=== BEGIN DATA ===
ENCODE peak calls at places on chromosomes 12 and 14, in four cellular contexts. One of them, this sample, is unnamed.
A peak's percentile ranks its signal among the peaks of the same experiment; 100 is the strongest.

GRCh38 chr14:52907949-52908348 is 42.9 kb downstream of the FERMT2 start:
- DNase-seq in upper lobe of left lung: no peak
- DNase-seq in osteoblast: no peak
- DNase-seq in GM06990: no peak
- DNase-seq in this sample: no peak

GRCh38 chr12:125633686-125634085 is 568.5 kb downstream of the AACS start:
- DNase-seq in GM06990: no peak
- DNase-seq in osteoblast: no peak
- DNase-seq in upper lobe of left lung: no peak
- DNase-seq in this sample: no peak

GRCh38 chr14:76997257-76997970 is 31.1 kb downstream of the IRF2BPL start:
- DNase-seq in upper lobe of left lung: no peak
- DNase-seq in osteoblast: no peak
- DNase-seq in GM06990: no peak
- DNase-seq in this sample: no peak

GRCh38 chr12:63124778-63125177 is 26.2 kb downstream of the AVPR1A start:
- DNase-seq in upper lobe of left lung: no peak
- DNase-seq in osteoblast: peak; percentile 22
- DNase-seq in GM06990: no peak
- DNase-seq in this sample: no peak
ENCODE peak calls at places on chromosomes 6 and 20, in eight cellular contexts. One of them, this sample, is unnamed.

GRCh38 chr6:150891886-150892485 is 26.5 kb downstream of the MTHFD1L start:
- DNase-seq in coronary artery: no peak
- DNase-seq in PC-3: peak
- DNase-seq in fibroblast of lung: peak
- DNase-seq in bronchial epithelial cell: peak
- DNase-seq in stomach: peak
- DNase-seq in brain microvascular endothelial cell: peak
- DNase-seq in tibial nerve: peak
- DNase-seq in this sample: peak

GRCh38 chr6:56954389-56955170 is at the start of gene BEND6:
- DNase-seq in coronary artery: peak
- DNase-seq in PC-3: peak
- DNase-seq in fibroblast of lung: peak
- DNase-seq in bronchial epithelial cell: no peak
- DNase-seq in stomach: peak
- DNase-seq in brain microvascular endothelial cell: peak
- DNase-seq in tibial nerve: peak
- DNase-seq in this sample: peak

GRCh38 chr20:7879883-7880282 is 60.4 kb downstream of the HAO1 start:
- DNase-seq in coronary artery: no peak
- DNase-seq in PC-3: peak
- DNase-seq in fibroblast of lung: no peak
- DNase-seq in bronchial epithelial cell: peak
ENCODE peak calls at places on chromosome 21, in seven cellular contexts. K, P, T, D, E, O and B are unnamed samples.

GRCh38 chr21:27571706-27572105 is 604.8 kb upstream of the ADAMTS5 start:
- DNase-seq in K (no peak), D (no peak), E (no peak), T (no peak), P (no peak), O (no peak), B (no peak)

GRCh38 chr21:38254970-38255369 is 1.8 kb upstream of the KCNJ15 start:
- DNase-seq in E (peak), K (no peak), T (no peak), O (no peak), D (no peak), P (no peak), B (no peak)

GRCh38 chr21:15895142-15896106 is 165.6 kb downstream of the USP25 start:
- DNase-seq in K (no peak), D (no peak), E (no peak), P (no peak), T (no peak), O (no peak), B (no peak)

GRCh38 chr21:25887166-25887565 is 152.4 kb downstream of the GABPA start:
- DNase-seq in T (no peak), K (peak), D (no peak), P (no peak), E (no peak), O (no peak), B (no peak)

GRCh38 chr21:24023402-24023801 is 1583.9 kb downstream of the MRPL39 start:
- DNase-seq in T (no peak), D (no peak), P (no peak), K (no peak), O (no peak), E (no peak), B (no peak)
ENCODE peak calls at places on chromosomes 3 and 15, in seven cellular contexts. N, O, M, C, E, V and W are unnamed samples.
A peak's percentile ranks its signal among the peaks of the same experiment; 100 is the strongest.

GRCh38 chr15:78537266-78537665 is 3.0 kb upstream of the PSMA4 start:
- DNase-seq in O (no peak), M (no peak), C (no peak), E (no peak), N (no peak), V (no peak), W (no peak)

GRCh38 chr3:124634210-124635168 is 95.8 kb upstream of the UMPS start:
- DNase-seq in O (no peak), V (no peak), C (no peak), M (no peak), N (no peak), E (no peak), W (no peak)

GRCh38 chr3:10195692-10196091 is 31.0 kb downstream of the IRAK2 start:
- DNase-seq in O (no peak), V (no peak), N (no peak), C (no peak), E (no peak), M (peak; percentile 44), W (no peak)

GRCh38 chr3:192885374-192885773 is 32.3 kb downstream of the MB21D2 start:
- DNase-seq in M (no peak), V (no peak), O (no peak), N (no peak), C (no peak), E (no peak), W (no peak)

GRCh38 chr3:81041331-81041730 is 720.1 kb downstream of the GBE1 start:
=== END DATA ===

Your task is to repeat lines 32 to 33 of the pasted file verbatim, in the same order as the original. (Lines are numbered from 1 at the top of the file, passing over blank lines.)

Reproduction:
- DNase-seq in this sample: peak

GRCh38 chr6:56954389-56955170 is at the start of gene BEND6: